“It’s the way people think – you don’t think in a linear way. If you think of Preston football team having a player called Michael Jackson, it leads you off to the other Michael Jackson, so you end up with a footnote about him. Someone said to me, ‘I’m reading the book, I’ve got partway through, really enjoying it but I’ve decided I’m not going to read the footnotes because they disrupt the flow.’ But that’s the point – you think that way and I wanted to reflect that.”

The birth of ‘Footnote’ came about in the wake of ‘Tubthumping’ and Prescott, when a few people in the book business began to realise that Chumbawamba’s might be a story worth telling. “We had a couple of writers come to us saying they wanted to write a biography of the band. We all agreed that really, if anyone was going to do it, it should be one of us. So I got on and did it.”

Even so, there are bound to be as many differing versions of Chumbawamba’s story as there are members of Chumbawamba. What did the others think of the book? “They seem to like it, they’ve been really supportive. Dunstan came back with this long list of facts and dates I’d got wrong!”

Boff came to Leeds as a student in 1981 and never left. “The first time I came was in 1979, to see a band from Manchester called The Smirks, who I’d follow round the country whenever The Fall weren’t playing. There was hardly anyone there and it was a bit crap and sad, but I remember coming through this really hard, run-down area and thinking ‘This is Leeds!’ What brought me back later was the music – there was bands like Gang Of Four and The Mekons.”

Chumbawamba coalesced soon after in a cellar on Royal Park Road, and before long, despite a steadily growing following, became one of the least fashionable band of the ‘80s and early ‘90s indie circuit. Few alternative bands can have been on the receiving end of as much constant music press vilification.

“I remember one gig we did, 1000 people in a hall, and it was brilliant – everybody there had a really good time, it was a great gig, probably one of the best we’ve done. And then the review came out in the NME – it totally slagged us off, and slagged off all the audience.”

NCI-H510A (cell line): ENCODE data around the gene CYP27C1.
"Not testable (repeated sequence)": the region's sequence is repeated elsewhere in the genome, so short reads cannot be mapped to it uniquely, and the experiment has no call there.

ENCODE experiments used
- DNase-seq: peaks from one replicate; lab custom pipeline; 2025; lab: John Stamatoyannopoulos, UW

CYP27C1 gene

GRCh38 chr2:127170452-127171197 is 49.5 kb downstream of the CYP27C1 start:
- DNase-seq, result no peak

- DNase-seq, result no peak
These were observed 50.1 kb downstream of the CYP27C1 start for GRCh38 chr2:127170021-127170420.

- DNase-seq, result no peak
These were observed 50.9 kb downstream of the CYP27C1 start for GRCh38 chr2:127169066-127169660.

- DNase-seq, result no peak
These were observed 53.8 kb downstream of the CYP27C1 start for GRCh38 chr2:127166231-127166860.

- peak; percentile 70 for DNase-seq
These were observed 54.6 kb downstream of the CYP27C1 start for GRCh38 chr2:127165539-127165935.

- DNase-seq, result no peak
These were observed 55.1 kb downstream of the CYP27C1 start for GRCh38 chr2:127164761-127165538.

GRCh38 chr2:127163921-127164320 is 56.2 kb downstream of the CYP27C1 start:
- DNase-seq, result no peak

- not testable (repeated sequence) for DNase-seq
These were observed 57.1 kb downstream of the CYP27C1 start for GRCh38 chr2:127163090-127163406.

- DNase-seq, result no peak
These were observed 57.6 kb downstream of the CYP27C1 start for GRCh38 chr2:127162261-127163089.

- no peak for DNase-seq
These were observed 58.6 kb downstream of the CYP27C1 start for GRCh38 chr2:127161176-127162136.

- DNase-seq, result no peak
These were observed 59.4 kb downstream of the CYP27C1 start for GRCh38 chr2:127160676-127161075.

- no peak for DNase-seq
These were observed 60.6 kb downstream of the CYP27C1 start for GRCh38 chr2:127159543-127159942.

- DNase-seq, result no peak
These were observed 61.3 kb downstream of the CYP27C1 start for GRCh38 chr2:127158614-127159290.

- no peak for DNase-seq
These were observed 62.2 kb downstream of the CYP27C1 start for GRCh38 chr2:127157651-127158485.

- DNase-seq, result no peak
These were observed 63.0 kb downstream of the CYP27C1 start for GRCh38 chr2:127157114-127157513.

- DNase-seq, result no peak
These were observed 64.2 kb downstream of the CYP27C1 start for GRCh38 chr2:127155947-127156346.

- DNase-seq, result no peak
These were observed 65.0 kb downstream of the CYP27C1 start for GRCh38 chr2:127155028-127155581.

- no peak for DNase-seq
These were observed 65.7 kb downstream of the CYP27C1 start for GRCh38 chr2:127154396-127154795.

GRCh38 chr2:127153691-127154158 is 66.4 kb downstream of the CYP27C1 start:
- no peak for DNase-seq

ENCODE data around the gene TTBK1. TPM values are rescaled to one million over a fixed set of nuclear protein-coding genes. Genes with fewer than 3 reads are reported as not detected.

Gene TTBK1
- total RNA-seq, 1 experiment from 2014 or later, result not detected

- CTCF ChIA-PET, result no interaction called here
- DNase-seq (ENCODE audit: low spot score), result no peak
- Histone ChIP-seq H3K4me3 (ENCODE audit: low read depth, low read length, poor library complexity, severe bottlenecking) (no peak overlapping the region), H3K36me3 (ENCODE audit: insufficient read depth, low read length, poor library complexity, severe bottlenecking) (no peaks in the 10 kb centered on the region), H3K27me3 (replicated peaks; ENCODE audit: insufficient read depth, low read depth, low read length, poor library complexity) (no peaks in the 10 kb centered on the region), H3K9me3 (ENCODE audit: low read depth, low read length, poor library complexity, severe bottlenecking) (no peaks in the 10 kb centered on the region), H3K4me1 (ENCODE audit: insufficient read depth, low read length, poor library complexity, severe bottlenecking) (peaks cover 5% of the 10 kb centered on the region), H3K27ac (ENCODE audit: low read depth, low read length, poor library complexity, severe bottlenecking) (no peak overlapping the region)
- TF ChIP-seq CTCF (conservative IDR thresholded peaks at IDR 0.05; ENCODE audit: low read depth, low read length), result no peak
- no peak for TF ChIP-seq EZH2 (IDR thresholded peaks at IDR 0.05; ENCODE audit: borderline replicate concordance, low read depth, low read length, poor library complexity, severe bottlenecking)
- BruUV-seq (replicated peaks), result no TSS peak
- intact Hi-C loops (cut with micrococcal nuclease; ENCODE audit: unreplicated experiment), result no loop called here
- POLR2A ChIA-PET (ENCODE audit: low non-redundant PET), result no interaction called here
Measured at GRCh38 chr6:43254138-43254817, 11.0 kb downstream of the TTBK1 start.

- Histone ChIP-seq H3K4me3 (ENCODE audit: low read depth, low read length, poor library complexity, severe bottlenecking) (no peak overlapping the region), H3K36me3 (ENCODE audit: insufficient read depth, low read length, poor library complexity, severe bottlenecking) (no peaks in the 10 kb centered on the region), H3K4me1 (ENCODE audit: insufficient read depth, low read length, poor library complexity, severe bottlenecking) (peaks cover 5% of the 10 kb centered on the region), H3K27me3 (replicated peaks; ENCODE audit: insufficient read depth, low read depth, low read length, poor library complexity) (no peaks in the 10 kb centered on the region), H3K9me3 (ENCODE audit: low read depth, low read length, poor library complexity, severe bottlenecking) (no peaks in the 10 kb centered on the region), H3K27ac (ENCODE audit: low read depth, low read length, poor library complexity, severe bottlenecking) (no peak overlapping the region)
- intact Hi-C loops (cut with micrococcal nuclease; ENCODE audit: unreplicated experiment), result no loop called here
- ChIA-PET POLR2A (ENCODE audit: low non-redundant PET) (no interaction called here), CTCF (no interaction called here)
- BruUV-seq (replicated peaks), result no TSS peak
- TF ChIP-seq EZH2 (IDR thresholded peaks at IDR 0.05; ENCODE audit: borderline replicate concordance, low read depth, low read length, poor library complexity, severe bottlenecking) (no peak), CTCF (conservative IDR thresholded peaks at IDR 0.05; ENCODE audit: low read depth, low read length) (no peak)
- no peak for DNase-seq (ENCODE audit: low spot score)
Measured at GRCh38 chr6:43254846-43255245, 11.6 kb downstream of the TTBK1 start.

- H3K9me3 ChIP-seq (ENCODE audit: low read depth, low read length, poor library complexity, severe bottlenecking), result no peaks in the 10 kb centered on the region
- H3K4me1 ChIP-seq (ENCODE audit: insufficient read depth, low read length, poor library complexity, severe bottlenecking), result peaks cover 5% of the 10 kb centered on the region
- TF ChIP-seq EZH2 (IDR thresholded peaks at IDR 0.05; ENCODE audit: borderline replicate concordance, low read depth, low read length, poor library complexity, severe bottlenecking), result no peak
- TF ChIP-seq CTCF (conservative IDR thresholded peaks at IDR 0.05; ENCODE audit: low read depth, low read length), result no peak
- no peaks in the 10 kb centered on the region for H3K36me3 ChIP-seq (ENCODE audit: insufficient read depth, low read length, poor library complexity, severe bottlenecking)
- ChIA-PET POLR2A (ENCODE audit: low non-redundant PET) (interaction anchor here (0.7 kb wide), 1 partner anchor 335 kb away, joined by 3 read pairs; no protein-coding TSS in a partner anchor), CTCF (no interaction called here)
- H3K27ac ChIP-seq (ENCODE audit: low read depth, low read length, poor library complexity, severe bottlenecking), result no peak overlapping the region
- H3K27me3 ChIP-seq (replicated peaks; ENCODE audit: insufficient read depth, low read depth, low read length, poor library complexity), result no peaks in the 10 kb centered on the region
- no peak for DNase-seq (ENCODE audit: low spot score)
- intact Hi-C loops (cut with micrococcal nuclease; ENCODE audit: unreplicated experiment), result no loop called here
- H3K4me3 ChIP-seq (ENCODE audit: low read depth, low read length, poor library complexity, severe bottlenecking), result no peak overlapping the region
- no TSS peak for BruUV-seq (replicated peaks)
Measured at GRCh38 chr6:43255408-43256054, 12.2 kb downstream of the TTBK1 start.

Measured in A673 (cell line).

“It doesn’t happen anywhere else – it’s only in Britain that we’ve got a stigma attached to us. Anywhere else in the world, they might like us, they might not like us, but they’re not vitriolic because they don’t have a history with us.”

Of course, the press has always had its bete noires, bands that have rubbed the wrong people up the wrong way at the wrong time and paid for it: just ask Cud, Kingmaker or Venini. Boff maintains that the slaggings that Chumbawamba have received over the years have been to do with more than fashion.

“At least with us, I can understand there was a reason behind it. With bands like Kingmaker, Cud, Ocean Colour Scene, Moloko, it’s about cool, whereas with us it was to do with the politics. We were mouthy about things, and it doesn’t always go down well with a magazine where part of its culture is about being ‘radical’ – and that’s not necessarily anything to do with the political left, it’s just rebelling against your parents or teachers or whatever. So when we were there for instance, saying ‘We think the whole New Labour thing is really crap’, before they got elected, we got slaughtered for that by a lot of people.

They were like, ‘No, we’re radical, and we think you should support Tony Blair and the new revolution’ and all that. I can understand it. Also, we’re really old and we’ve been around a long time, and for magazines and music papers it’s in their interest to discard old stuff and latch on to new things. The music industry has to bring up new acts, keep new things going, otherwise it’ll die. If all the bands that were coming up today were like the Animals, the Stones, the Beatles and the Hollies, nobody would buy anything new. So it’s fair enough, you know.”